Addicts typically engage in self-sabotage. This behavior is based in our dire need for chaos and drama. So many of us were raised in families where there was constant chaos, endless drama and very little—if any—stability. As we grew older and developed addictive personalities, we also developed an incessant need for self-sabotage by way of chaos and drama.
As adults, we often times find ourselves split between loathing the chaos/drama and desperately needing it. We are split because we have two personalities: Our natural-born personality and our unnatural addictive personality. On a conscious level, our natural personality is tired of chaos and drama. But on a subconscious level, our addictive personality is thriving on creating as much chaos and drama as possible. We are thus often times conditioned for daily chaos and drama. And when they don’t naturally exist, we will create them for ourselves—and everyone else in our lives.
There are a plethora of ways in which we engage in a self-sabotage that produces chaos and drama. We instinctively develop relationships with all of the wrong people. The natural us wants a stable love relationship with a healthy person, but the addictive us is terrified of stability and healthy people. So we subconsciously seek-out toxic people, ignore all of the red flags and waste our time with people who will simply abuse us as we abuse them.
Of course, we could be engaging in working the 12 Steps and learning the necessary skills that would lead to healthy, loving, stable relationships, but that would be too much work, according to our addictive personality, which we tend to listen to the most. And it’s just so natural for us to engage in the unhealthy and make our miserable lives more miserable. Twisted addictive logic says “Why put your energy into healthy change when addictive acting-out is so easy?” And unfortunately, we often agree with it.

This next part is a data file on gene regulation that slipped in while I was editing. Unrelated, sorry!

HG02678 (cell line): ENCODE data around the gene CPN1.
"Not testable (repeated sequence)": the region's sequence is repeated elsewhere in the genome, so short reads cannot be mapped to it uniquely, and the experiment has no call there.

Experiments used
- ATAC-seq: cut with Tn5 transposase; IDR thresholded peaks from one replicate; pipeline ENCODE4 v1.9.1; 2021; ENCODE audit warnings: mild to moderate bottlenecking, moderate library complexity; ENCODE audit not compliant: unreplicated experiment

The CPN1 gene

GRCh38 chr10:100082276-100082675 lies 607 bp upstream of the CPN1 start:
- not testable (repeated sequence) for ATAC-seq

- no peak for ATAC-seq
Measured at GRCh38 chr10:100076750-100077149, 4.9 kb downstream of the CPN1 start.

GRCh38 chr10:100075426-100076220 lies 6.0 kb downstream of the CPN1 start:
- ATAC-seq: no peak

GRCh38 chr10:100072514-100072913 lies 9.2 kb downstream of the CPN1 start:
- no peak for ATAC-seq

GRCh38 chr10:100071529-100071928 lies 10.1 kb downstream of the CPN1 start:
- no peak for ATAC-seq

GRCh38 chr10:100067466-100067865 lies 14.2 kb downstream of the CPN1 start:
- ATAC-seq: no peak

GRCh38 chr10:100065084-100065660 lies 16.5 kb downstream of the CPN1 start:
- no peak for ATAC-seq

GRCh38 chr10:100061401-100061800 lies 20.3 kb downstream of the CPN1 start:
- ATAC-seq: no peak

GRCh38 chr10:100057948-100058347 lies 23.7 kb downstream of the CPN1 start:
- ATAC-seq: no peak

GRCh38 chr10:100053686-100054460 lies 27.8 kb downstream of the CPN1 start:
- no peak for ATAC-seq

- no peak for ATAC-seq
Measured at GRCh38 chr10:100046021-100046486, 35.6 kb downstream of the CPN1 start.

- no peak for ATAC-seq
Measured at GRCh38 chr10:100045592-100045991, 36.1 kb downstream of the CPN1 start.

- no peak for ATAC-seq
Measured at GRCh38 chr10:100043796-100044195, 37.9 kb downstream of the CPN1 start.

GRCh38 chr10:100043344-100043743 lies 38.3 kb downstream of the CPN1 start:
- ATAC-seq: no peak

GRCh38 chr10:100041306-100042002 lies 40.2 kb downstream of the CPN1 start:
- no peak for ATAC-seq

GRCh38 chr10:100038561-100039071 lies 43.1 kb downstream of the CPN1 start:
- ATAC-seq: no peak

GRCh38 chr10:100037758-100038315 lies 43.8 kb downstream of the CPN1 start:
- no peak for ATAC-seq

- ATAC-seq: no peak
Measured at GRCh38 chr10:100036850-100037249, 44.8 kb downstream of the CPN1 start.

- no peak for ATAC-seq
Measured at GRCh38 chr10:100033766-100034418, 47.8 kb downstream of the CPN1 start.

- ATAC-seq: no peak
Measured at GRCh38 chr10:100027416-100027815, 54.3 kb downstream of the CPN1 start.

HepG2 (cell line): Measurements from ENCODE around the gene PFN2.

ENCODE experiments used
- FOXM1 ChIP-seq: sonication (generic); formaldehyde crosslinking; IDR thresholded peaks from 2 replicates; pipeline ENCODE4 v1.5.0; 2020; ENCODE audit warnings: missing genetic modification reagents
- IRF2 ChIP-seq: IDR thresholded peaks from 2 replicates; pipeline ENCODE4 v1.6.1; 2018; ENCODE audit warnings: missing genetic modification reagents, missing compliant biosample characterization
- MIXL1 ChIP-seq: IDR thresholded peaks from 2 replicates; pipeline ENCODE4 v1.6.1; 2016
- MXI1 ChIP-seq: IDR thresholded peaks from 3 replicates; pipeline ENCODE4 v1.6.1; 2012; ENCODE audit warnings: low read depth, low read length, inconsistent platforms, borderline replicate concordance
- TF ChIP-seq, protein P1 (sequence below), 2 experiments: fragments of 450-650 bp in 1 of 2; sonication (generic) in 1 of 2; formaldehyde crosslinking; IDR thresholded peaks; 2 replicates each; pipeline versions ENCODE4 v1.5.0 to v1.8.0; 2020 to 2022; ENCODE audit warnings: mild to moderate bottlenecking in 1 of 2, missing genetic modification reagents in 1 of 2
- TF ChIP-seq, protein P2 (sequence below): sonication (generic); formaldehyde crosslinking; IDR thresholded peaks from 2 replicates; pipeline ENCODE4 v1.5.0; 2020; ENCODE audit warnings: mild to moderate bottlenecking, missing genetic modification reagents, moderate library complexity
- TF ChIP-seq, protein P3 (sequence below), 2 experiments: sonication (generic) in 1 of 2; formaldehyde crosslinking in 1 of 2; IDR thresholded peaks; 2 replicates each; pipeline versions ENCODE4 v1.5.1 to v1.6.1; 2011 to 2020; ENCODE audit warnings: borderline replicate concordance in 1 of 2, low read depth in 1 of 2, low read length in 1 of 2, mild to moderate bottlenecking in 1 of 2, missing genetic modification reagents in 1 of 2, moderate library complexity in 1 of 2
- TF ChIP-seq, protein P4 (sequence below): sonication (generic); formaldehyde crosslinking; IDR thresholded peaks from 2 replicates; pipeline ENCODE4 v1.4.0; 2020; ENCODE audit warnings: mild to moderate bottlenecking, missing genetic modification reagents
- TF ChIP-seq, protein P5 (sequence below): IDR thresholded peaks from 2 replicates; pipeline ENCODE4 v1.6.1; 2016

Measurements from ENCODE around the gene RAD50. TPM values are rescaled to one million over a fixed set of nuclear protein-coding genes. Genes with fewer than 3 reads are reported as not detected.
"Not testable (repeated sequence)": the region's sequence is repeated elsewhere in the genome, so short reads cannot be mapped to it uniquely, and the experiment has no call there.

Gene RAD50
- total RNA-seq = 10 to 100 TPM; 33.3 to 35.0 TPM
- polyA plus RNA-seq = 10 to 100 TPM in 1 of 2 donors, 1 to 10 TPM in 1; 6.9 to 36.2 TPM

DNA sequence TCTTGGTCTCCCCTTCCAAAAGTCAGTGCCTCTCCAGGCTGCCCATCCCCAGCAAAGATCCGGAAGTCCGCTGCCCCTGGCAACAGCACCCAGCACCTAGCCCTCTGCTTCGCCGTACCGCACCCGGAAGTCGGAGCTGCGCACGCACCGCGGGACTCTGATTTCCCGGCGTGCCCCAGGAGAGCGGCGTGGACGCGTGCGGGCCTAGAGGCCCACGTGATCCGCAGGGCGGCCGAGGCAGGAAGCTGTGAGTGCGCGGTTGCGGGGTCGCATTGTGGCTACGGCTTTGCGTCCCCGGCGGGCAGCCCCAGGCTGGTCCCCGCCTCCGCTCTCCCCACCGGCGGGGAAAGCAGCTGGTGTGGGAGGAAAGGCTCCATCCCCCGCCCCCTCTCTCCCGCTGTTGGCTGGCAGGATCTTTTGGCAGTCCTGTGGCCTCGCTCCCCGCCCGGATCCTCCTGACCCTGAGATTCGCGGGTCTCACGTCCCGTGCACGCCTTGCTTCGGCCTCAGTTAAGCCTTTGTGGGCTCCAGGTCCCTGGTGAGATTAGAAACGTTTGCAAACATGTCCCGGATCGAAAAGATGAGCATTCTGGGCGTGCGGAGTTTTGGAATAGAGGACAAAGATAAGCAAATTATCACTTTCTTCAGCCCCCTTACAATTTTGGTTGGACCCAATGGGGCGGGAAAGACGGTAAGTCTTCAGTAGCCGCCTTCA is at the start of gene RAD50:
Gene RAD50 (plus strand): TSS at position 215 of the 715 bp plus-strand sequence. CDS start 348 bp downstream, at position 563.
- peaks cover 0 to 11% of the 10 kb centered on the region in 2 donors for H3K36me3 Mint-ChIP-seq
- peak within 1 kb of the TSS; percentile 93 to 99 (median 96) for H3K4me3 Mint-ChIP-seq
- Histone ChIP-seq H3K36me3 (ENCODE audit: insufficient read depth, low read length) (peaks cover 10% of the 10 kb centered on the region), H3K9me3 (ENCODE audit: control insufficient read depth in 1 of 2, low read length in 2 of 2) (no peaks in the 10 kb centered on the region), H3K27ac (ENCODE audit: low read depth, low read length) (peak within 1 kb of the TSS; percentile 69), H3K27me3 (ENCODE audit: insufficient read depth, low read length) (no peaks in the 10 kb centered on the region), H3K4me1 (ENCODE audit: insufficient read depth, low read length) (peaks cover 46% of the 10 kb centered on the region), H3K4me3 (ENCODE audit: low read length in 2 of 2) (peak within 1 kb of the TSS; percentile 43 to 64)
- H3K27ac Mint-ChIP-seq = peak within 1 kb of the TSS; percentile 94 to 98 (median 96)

We also seek out chaos and drama by accepting jobs that are below are skill levels and leave us bored and feeling worthless. We could be learning to love ourselves into excelling in real career opportunities that we are qualified for and pay well, but, hey, then we’d have nothing to bitch about, right? When we’re in a job we hate or feel stifled by, at least we can create new drama every week at work. And we can continually complain to our family and friends about how unhappy we are.
Many of us also engage in over-spending as a means of self-sabotage. We are constantly spending money we don’t have: Our credit cards are maxed-out, we have loans or mortgages we can’t afford to pay off on time, and we are having to borrow money from family and friends. Instead of being responsible and actively working to lower our debt and pay back those who have been generous to us, we instead spend more money on frivolous things, like big screen TVs, new cars or expensive outings we can’t afford. It’s not until we are suddenly bored with our new big ticket item or the thrill of Rio is long past that we wake-up and realize we’ve just created a bigger mess for ourselves to get out of. We may then further procrastinate instead of taking care of matters, so we can reach an even higher level of chaos and drama.
So why do we do this? Because the self-sabotage and ensuing chaos and drama make us feel alive. Most addictive personalities are emotionally shutdown and feel completely empty inside. We get tired and bored with feeling numb, so we subconsciously invest in some chaos and drama because it’s the only way we know how to feel alive. Tranquility makes us anxious. We can’t stand peace and quiet or normalness—at least not for long.
If any of this sounds familiar, consider this to be a wake-up call. Many of us get up every morning wishing we could have just one day free from chaos and drama. Of course, this desire belongs to our conscious, natural self that doesn’t understand how the addictive self is undermining peace and stability in our lives. We start our day determined to have peace (natural self) and then we spend the day saying and doing things that create chaos (addictive self). There are times when we even consciously ask ourselves “Why did I say that?” or “Why in the world did I stop to run this errand when I knew I was already running late for work?” We sort of get the fact that we are saying and doing things we don’t want to say or do; that we are creating our own chaos and drama; and yet, we don’t really, consciously get it. And so we generally find it easier to blame other people for our self-generated messes.
If you’re tired of chaos and drama, then you need to get serious about recovery. You need to be attending CODA or Al-Anon meetings, working the 12 Steps and consciously taking power back from your addictive personality. We are the only ones who can stop our self-sabotage.